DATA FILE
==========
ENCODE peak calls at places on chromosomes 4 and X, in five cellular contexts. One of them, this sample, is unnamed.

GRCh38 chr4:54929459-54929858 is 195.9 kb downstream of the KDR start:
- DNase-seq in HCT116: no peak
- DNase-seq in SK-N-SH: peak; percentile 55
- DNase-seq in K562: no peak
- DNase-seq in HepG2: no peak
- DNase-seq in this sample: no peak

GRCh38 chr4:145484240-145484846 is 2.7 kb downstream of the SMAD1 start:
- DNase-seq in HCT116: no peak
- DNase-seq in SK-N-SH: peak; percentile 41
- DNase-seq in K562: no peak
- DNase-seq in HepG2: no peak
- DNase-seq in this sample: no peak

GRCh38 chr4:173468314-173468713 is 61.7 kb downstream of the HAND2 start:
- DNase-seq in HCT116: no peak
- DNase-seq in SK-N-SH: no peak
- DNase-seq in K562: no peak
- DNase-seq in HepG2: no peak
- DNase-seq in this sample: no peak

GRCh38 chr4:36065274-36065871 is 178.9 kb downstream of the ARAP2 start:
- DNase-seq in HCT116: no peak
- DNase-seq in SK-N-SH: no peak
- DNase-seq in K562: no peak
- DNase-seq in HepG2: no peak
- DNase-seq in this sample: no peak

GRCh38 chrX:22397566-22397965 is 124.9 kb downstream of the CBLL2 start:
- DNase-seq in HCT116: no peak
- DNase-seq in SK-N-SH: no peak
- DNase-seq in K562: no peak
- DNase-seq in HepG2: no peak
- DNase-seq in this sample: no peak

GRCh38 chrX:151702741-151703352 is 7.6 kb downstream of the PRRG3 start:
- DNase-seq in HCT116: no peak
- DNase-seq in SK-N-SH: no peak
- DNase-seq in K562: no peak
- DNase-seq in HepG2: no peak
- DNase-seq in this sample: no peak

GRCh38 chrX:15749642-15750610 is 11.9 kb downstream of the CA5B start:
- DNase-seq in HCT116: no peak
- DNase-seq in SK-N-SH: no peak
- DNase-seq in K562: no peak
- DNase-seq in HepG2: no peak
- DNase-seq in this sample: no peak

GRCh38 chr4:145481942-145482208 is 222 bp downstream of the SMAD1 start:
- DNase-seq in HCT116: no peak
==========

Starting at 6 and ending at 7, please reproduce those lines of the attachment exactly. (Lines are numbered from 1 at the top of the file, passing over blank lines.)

- DNase-seq in HepG2: no peak
- DNase-seq in this sample: no peak